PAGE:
(Television History and Trivia)
Victor Edward Swanson
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- - - T.H.A.T., Edition No. 52 - - -
On Sunday, August 3, 2008, I talked with Mary Hackett, who does costumes for the Rogers City Theatre (in Rogers City of Presque Isle County in the Lower Peninsula), and we ended up talking about digital-to-analog television converter boxes and more, and I told her to see this edition of T.H.A.T. and the previous edition at least to get information about digital-to-analog television converter boxes and more (she had recently received two coupons for digital-to-analog television converter boxes and she wondered how to use them well). Besides helping Mary, this edition of T.H.A.T. should help others thinking about digital-to-analog television converter boxes, but this edition of T.H.A.T. is not entirely devoted to digital-to-analog television converter boxes. As always, T.H.A.T. has all sorts of information about television, and it even has at least one trivia question.
In the previous edition of T.H.A.T., I mentioned a number of television series of the late 1960s--series shown during the years of the big push to go from the black-and-white television age to the color television age--that people still like to see today, and one of those series is Star Trek, which was originally shown on NBC-TV. I watched the series when it was originally shown on NBC-TV, and I am again watching it in syndication through a television station broadcasting to viewers in at least the northern half of the Lower Peninsula of Michigan and through a television station broadcasting to viewers in at least the southeastern region of the Lower Peninsula. Also, a friend of mine is watching the series--basically, watching it for the first time. I like watching Star Trek because it is likeable and because it is not "dark" science fiction. Too many sci-fi series are dark, such as dark because they have dark lighting or darkly lighted sets or rooms. Recently, I saw again an episode of Star Trek entitled "The Omega Glory," which focuses on a planet in which people are fighting for their rights, not unlike people who created the United States of America, and it even has a "WE THE PEOPLE"-type document as part of the story line. In the story, people do not really understand how "we the people" is the basis of their government set up by the people and for the people and not for only politicians and so-called elites, and, in the story, a starship captain disregards the "prime directive." The captain is Ronald Tracey. What actor played that character? That is the trivia question that you should try to answer before you read the next edition of T.H.A.T.
Incidentally, I wonder: "Why would not space travelers want the rooms and such within their spacecraft to be well lighted (not too brightly, though)?"
Recent editions of T.H.A.T. have provided you with information about digital-to-analog converter boxes, but none of the editions gave a review of a particular unit. In was in July 2008 that I began to test units in two areas of the Lower Peninsula of Michigan. Here is information about the two units and what reception that I was able to get..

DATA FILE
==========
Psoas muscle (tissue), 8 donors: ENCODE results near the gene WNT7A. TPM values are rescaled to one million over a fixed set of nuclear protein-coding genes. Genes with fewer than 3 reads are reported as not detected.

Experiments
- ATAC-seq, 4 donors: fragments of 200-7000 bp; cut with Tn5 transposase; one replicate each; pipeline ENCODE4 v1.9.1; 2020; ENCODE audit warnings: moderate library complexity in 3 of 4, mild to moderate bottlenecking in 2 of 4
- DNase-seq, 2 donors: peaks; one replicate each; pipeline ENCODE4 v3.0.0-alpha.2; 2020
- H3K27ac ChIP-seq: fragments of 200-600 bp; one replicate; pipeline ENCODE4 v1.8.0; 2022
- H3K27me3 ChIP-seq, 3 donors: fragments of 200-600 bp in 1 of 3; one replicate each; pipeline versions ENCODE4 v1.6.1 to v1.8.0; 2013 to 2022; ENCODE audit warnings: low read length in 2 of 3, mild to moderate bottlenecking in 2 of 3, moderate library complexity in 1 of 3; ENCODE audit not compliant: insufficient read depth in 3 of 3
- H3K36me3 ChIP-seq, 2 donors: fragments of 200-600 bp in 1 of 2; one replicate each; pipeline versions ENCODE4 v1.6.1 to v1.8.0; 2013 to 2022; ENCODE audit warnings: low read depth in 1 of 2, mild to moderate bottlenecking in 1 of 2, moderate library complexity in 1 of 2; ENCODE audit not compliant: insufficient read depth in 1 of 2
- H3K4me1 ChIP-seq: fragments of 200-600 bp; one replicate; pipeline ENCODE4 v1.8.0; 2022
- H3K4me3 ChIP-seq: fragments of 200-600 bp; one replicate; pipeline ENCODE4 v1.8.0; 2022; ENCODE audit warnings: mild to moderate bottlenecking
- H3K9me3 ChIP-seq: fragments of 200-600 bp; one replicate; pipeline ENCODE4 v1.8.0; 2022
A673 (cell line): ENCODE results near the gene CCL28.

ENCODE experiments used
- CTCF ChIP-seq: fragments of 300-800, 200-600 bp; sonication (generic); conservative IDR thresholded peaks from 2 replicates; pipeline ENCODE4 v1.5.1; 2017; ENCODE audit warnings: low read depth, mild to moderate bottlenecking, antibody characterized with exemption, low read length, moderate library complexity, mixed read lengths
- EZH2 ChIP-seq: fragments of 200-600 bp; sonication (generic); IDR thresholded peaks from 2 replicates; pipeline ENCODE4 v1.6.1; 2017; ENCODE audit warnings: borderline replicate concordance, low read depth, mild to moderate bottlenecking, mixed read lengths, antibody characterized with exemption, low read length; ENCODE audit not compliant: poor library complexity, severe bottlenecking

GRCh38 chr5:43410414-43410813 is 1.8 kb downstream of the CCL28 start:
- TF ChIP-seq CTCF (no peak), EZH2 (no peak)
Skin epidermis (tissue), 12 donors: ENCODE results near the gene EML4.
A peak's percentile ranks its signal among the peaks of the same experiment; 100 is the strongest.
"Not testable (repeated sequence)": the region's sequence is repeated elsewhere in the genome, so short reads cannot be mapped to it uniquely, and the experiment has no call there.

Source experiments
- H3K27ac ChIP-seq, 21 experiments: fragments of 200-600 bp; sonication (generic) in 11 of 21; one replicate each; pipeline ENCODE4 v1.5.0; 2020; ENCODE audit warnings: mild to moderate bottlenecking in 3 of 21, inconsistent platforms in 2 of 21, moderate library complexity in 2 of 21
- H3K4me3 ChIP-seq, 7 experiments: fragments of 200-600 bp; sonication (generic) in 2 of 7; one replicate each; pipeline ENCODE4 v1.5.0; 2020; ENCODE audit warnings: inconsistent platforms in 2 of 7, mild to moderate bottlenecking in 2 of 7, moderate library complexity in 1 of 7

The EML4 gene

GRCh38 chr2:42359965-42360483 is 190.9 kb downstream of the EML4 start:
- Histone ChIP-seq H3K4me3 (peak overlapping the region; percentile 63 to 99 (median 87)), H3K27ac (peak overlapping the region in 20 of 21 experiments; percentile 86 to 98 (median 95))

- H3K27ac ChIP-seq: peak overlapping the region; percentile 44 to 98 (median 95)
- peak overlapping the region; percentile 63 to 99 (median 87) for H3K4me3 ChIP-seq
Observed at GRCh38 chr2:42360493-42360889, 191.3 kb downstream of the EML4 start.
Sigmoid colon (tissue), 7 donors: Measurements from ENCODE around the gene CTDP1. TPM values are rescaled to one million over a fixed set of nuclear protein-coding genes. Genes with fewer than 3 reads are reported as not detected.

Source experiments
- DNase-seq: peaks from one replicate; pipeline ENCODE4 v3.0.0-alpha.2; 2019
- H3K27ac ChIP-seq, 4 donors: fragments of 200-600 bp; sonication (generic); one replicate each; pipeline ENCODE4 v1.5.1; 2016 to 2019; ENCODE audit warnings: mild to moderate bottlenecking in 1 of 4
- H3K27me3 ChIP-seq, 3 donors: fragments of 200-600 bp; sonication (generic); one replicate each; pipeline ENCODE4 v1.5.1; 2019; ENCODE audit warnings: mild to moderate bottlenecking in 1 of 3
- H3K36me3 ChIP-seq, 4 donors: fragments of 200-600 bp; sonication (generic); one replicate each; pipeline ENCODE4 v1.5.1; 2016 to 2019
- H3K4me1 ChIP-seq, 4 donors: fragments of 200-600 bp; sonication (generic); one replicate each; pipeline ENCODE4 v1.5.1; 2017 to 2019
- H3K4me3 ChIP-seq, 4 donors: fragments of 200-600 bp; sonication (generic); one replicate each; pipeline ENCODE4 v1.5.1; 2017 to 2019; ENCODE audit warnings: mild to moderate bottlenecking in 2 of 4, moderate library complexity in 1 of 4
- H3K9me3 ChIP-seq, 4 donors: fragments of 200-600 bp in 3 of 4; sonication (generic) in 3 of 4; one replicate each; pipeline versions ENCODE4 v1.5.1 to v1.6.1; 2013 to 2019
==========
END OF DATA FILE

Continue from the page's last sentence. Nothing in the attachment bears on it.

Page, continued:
I did research about digital-to-analog converter units, and I came up with two units that I would be willing to test--and put money into--and they are two units that are available in Michigan through stores (I did not want to buy anything through the Internet). One unit is the Zenith DTT-901, which has the analog-pass-through feature or makes it possible to easily get analog signals (if you buy such a unit, you do not have to buy some type of "A-B-type switch" unit). The other model is the Digital Stream DTX9950, which has the analog-pass-through feature.
The first testing of the same two units took place during early July 2008 in the Huron Beach area of Presque Isle County in the Lower Peninsula (which is in the northeastern region of the Lower Peninsula). The residence at which I tested the units had an omni-directional antenna mounted on a pole, which was attached to the roof. When I tested the Digital Stream unit, the unit was only able to detect the television signal--a digital television signal--for one television station, which was the NBC-TV network affiliate that could be picked up in the area. When I tested the Zenith unit, the unit was able to detect four signals, but only one signal could be seen--the other signals were too weak, so no audio or video could be displayed by the television set (which was that television set that I reported in a recent edition of T.H.A.T. that I had done repair work to). I also tested both units with a "rabbit-ears"-type antenna, and neither unit picked up any signal.
By the way, in the Huron Beach area, four analog signals come in clearly when I use the outdoor-type antenna (the signal for a PBS affiliate, the signal for an ABC-TV affiliate, the signal for a CBS-TV affiliate, and the signal for an NBC-TV affiliate), and other signals come in weakly (such as several signals related to CBC-TV of Canada and an affiliate of Fox TV), and the quality of all the other signals depends on the weather, and the quality is never as good as the quality of the four analog signals that I mentioned first is.
In late July 2008, I tested the same converter boxes in Ferndale (of Oakland County), which is in the southeastern region of the Lower Peninsula of Michigan, and I only was able to test both units with a "rabbit-ears"-type antenna (an outdoor-type antenna, such as that mounted on a roof of a building, was not available). Both units seem to do equally well; for instance, both units detected 13 signals or channels. And, of course, both units made it easy to get to the analog channels that were available to me in Ferndale.